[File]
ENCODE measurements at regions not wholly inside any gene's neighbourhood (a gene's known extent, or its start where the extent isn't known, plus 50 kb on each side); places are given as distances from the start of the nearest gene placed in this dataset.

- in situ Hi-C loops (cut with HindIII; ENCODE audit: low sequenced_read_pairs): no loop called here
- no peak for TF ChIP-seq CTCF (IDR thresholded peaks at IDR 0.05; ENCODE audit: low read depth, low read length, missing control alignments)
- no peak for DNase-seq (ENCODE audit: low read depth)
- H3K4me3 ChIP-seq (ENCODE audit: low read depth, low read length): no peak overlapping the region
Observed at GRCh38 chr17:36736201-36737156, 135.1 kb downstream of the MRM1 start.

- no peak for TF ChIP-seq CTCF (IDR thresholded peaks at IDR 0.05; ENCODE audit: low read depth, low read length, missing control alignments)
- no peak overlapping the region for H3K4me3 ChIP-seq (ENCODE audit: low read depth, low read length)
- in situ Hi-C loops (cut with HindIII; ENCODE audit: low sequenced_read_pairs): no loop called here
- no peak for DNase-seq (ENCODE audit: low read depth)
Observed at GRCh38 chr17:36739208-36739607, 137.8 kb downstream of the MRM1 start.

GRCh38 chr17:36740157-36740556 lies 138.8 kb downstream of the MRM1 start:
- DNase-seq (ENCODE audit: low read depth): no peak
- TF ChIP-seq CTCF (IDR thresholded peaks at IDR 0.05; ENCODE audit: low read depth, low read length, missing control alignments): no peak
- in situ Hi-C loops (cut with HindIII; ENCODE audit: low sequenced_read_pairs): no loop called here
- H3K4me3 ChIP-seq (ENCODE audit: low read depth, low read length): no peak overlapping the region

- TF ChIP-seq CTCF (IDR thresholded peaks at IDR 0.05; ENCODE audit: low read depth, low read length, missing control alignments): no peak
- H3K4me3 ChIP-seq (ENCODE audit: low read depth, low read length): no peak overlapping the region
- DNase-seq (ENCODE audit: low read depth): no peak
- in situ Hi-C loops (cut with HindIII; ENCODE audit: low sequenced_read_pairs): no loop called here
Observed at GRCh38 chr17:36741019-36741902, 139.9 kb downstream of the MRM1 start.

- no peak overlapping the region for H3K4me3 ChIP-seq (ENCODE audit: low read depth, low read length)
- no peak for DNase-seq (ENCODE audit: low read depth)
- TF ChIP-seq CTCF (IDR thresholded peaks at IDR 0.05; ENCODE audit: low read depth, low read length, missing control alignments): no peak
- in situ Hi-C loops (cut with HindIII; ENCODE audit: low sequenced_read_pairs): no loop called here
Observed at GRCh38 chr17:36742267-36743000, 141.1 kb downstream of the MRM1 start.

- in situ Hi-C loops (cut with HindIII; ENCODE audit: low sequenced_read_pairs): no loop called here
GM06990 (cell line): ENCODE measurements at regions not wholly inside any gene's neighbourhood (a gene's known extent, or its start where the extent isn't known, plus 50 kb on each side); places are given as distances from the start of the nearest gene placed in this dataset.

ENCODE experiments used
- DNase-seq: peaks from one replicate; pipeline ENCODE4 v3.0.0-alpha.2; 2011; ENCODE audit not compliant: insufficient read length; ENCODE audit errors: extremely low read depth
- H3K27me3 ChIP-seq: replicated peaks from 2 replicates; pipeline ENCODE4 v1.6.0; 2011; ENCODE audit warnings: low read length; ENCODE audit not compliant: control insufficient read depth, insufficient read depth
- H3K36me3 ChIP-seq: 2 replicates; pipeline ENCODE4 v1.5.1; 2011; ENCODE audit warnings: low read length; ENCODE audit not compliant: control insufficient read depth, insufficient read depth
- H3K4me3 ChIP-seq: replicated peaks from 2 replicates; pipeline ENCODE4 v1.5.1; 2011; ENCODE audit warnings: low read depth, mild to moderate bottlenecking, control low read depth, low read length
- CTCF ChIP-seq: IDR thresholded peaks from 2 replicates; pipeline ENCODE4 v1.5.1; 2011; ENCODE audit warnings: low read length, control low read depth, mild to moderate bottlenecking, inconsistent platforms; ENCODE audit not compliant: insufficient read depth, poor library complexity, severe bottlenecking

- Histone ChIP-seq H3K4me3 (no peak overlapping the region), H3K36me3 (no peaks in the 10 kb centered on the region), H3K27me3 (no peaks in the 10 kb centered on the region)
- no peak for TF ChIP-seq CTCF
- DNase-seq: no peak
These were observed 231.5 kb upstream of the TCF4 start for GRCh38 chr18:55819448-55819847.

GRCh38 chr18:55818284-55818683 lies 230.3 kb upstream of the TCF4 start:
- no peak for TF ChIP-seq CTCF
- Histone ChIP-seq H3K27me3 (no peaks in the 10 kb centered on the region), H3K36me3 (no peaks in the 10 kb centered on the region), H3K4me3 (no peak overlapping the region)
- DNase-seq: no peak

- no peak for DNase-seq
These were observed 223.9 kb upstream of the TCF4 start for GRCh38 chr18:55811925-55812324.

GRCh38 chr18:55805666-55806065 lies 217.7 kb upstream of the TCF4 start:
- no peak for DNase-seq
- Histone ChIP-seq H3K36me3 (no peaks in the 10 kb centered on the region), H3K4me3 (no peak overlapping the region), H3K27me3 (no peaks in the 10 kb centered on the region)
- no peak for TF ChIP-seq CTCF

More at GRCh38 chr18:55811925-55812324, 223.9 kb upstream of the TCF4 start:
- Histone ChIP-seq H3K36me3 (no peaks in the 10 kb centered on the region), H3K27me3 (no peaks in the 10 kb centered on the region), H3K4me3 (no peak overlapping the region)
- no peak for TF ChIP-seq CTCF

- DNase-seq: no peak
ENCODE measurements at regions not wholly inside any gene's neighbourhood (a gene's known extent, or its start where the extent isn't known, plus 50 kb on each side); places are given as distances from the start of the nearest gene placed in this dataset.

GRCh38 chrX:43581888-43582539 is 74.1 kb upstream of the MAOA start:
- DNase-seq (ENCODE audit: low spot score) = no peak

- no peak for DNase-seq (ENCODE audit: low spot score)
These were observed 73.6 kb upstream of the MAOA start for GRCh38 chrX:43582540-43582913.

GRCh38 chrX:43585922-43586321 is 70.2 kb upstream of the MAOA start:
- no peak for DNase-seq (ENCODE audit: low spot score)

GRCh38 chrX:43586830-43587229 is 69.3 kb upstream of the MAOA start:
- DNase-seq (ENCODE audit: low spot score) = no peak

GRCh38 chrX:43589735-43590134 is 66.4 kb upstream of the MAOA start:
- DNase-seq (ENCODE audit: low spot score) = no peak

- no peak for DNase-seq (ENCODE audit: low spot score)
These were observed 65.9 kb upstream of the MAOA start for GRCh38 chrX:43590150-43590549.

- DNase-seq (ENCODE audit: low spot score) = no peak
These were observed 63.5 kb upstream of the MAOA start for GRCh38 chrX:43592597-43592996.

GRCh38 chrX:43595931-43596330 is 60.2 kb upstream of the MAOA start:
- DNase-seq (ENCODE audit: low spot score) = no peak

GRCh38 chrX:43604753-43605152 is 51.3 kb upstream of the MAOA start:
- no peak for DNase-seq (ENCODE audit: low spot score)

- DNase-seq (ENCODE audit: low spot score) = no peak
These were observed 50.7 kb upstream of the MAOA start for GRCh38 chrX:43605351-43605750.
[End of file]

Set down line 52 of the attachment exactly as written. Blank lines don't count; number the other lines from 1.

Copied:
- DNase-seq: no peak